These views are not from this site, but originally appeared on slaterheelis.co.uk.
Animal abuse, no matter who you are, is not allowed. Rachel Fletcher, the Head of Crime and Regulatory comments on a recent video footage of football player Kurt Zouma.
Kurt Zouma, a professional football player for West Ham United and the France national team, was captured on video kicking, slapping, and even throwing items at his pet Bengal cat. Rachel, the Head of Crime and Regulatory is pressing for more action to be taken.
“Kurt is a role model for many people who look up to him, particularly prominent youngsters, and we cannot be seen to support this sort of behavior. A new law passed by Parliament last year allows for stricter penalties against animal abusers, and I would urge the MET to reconsider its decision not to investigate. ”
“We fully support the RSPCA’s demand for a penalty that not only sends the message that this behavior is unacceptable but also seeks an order prohibiting him from having animals in the future. Private prosecutions may be launched against an individual or firm by the RSPCA or in certain situations, local authorities or law enforcement may take action against individuals who harm animals. There is clear evidence of wrongdoing in this instance.”
“It’s really tough to believe this was an isolated occurrence, not only because the video shows the huge amount of torture and abuse that he and his brother subjected the cat to, but also because it shows them laughing and hunting down the cat to attack it again.”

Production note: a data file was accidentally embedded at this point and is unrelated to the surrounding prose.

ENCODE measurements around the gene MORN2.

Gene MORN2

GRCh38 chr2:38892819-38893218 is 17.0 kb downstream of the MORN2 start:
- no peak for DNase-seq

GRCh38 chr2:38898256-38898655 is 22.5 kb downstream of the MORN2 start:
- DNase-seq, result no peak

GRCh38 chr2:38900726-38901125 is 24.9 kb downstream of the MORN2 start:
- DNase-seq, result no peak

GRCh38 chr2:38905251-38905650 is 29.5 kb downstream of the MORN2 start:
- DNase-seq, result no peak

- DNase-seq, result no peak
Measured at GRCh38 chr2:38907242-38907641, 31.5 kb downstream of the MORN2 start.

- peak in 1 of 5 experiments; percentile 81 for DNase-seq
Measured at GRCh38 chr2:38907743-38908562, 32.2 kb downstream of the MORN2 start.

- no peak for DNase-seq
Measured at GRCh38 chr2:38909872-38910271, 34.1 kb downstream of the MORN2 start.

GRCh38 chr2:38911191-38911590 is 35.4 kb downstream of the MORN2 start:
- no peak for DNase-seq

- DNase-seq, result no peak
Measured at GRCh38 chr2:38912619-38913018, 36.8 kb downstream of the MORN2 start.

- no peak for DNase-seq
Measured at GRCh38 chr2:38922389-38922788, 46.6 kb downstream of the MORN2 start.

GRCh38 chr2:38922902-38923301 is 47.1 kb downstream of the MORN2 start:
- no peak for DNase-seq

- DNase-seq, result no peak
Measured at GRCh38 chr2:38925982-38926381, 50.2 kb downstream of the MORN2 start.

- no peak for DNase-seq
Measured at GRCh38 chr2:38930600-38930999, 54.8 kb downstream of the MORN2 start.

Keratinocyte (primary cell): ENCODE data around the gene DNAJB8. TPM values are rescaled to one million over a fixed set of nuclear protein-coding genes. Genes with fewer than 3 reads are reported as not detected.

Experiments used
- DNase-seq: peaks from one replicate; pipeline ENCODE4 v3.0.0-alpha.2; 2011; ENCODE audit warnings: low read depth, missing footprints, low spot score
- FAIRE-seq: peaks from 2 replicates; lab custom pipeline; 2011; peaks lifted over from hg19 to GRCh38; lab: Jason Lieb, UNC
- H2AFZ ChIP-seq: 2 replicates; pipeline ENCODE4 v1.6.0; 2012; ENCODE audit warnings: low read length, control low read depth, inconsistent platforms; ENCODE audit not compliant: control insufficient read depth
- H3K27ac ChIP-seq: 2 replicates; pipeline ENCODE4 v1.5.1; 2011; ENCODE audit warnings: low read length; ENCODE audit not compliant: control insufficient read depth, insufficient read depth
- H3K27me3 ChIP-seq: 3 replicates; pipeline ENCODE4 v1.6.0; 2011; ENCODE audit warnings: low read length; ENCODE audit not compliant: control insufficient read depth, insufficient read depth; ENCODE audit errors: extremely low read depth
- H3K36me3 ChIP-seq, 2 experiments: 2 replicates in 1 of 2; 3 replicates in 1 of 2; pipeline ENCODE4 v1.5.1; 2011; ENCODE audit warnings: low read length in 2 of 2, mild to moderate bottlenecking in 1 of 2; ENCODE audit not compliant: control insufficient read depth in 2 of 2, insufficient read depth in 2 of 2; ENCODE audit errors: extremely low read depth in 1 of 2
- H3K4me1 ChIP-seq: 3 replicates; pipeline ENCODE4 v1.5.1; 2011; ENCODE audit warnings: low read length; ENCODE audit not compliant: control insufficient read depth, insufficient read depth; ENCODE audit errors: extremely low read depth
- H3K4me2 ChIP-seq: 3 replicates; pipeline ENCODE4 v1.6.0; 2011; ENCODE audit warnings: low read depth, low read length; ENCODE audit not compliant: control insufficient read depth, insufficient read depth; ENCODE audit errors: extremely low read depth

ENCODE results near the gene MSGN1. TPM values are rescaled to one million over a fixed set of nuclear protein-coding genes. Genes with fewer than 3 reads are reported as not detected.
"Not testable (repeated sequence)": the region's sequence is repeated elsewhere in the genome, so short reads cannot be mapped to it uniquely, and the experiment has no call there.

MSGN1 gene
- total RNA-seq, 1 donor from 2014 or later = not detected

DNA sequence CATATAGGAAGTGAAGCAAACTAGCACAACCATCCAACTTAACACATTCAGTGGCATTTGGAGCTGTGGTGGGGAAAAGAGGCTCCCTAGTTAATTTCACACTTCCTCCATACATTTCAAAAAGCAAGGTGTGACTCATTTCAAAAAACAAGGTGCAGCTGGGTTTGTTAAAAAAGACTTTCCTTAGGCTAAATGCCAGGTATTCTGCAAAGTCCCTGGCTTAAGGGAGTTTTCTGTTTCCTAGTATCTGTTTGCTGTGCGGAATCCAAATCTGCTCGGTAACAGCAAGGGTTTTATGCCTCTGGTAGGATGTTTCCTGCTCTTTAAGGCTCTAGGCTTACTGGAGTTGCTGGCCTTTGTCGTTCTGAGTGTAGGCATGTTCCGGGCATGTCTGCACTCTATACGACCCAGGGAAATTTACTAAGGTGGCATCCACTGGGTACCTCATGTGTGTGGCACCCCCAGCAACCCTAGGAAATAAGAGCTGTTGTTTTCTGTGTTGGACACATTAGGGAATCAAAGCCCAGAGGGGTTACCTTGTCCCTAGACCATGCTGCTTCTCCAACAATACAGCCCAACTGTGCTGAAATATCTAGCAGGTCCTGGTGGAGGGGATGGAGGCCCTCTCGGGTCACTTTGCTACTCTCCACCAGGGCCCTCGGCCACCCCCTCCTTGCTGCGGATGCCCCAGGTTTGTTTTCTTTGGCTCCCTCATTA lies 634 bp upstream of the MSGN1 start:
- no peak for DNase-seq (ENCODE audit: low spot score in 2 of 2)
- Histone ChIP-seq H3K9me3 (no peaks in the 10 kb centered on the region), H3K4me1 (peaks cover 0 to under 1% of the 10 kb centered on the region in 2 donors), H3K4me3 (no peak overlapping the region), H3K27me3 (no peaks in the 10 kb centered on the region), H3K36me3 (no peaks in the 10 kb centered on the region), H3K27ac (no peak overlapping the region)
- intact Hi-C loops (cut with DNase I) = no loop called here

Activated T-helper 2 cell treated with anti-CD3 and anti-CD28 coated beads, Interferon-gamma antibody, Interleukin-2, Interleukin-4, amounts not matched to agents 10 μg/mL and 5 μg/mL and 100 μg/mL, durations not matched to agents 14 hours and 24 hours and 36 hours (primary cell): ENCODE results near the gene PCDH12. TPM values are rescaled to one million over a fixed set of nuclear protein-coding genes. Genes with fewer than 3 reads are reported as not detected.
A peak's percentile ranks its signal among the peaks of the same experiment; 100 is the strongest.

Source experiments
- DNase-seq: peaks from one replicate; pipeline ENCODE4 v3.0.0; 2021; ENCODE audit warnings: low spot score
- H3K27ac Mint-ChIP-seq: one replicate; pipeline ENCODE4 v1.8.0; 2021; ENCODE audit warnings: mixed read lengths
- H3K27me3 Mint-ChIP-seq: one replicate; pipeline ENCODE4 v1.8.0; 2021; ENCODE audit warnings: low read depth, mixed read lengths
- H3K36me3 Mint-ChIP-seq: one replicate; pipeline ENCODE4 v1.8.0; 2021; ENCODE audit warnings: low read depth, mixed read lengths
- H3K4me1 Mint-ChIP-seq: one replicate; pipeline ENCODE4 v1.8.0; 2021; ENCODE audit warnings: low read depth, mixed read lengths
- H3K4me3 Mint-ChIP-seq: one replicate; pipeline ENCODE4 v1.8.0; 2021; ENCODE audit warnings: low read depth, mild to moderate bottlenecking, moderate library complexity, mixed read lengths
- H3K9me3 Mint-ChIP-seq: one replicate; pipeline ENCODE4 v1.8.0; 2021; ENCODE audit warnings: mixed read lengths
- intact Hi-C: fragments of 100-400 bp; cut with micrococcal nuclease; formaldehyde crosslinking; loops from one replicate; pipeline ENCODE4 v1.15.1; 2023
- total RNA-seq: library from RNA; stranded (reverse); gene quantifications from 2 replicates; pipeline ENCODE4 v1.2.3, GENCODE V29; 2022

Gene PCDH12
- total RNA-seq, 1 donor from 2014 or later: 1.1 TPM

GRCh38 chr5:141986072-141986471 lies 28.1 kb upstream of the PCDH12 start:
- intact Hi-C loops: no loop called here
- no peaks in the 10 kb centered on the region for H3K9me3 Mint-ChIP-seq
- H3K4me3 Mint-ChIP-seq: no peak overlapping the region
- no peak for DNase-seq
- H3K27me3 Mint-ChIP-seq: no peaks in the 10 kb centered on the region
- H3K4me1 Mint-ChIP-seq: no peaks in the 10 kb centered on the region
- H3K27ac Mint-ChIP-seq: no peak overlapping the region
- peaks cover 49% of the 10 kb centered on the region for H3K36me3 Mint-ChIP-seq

Penalties for animal abuse offences
Here, we have clear instances of someone deliberately harming or abusing an animal. The penalties for animal cruelty, as well as failing to provide for the animal’s welfare, include being banned from owning animals for life, paying a fine of up to £20,000, or serving six months in jail in certain situations.
Further information regarding the law on animal welfare
Section 4 of the Animal Welfare Act 2006 states: A person who causes an animal to suffer, or fails to act when he should do so, is guilty of an offense if –
(a) His conduct results in the animal’s suffering.
(b) He was aware or had reason to be aware that the consequence would be that effect.
(1) A person who is responsible for an animal is guilty of an offence if—
(a) He allows another person’s actions to cause the animal pain.
(b) He fails to take reasonable measures to prevent that from happening, and as a result, the animal suffers.
The Animal Welfare Act 2006 is the legislation that covers this violation, which specifies “Five Welfare Needs’ for domestic pets and livestock. These are:
- The requirement for a suitable living environment.
- A healthy diet is required.
- It is vital to be able to exhibit typical behavior patterns.
- If an animal is sick or hurt, it must be kept away from other animals.
- The desire to be shielded from pain, suffering, harm, and sickness.